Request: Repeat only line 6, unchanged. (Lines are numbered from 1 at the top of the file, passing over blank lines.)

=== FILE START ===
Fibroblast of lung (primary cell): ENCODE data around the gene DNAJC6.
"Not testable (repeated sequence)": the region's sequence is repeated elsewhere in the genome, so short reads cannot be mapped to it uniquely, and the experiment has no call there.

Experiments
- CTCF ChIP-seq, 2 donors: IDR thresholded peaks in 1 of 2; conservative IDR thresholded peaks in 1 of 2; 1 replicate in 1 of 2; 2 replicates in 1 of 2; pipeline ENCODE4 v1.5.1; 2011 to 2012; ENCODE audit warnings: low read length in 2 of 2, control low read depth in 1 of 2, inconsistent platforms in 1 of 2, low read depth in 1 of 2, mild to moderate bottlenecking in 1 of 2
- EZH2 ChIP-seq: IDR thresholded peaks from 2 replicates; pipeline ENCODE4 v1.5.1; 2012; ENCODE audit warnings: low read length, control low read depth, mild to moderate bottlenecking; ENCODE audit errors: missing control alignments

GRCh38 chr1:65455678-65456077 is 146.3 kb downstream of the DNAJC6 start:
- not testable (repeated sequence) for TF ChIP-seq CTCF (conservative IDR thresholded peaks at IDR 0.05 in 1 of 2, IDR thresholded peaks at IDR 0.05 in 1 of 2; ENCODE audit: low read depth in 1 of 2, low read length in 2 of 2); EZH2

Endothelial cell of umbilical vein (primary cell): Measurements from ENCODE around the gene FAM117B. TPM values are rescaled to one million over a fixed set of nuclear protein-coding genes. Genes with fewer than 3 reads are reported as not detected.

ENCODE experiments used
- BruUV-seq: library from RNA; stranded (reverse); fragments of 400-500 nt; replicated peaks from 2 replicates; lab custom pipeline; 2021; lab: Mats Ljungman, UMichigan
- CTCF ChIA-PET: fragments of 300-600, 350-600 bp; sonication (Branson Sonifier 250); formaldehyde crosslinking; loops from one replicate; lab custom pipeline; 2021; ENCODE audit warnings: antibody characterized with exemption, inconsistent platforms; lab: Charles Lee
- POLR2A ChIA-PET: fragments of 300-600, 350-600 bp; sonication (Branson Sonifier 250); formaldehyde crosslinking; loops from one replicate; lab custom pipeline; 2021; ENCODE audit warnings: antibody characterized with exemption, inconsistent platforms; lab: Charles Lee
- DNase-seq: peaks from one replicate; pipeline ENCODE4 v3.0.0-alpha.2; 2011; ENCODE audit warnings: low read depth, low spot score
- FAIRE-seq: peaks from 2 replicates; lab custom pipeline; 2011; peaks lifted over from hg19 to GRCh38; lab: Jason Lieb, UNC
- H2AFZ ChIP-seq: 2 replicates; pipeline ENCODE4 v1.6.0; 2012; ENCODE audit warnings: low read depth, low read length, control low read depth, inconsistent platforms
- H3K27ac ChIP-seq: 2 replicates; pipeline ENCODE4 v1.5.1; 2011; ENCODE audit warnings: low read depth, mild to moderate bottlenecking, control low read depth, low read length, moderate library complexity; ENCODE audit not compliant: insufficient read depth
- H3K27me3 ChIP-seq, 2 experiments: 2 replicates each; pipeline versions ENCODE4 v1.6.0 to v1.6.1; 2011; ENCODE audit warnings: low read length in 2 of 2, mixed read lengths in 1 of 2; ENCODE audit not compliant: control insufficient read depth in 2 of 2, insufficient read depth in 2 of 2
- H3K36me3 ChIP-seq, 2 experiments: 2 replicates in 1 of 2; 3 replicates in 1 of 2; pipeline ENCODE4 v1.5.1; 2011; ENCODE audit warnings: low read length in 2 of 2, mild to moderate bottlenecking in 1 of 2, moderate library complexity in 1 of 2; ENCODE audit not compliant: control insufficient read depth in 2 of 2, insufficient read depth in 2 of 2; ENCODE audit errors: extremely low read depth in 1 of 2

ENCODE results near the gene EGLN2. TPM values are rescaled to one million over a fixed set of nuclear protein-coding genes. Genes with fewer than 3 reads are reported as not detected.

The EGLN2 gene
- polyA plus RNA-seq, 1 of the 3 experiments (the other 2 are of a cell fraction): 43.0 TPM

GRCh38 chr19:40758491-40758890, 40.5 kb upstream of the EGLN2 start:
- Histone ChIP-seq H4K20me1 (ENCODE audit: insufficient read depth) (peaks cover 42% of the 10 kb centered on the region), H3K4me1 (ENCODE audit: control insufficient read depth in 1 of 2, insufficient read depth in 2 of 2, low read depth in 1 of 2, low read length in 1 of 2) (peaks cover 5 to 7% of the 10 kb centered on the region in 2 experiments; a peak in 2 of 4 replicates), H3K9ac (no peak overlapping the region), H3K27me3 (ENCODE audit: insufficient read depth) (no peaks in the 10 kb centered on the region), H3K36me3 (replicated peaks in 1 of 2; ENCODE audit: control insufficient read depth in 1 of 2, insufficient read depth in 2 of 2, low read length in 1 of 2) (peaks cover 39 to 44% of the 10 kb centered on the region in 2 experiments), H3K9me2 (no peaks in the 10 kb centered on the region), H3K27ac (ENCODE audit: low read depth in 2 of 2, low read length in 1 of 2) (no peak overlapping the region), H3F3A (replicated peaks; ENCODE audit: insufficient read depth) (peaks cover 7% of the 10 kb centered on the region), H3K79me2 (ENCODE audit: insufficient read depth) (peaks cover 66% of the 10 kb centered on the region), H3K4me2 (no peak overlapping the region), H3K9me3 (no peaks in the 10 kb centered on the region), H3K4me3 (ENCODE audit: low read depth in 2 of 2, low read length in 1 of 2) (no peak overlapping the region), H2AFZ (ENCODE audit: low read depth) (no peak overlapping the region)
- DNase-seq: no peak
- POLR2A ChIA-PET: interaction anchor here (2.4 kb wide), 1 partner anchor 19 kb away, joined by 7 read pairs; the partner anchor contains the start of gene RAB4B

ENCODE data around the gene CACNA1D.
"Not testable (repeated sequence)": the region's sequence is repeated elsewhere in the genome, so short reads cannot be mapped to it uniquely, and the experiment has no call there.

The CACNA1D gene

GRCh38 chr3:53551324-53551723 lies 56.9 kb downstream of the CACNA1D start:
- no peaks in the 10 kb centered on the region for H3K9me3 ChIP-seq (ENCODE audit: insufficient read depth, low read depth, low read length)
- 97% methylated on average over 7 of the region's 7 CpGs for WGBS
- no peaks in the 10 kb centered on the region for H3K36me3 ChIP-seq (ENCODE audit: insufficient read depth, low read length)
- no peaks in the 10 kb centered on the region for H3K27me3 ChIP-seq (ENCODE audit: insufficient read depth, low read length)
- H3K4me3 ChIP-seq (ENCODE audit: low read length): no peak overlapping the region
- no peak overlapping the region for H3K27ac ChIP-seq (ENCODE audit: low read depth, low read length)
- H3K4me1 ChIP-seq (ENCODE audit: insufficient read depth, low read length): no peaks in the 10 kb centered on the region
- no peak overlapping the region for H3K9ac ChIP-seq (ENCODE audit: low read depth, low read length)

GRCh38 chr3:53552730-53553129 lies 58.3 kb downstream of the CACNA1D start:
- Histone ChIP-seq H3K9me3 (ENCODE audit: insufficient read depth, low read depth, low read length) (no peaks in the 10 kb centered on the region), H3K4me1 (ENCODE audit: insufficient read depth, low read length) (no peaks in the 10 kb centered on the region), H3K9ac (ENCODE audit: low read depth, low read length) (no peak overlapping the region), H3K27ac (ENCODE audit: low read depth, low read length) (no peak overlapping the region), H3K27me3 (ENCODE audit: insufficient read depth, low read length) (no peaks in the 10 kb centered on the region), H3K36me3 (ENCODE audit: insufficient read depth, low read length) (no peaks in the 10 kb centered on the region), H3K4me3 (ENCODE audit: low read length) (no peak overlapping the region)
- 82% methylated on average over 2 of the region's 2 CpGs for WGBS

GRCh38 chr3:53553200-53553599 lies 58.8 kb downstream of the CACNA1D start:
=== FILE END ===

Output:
GRCh38 chr1:65455678-65456077 is 146.3 kb downstream of the DNAJC6 start: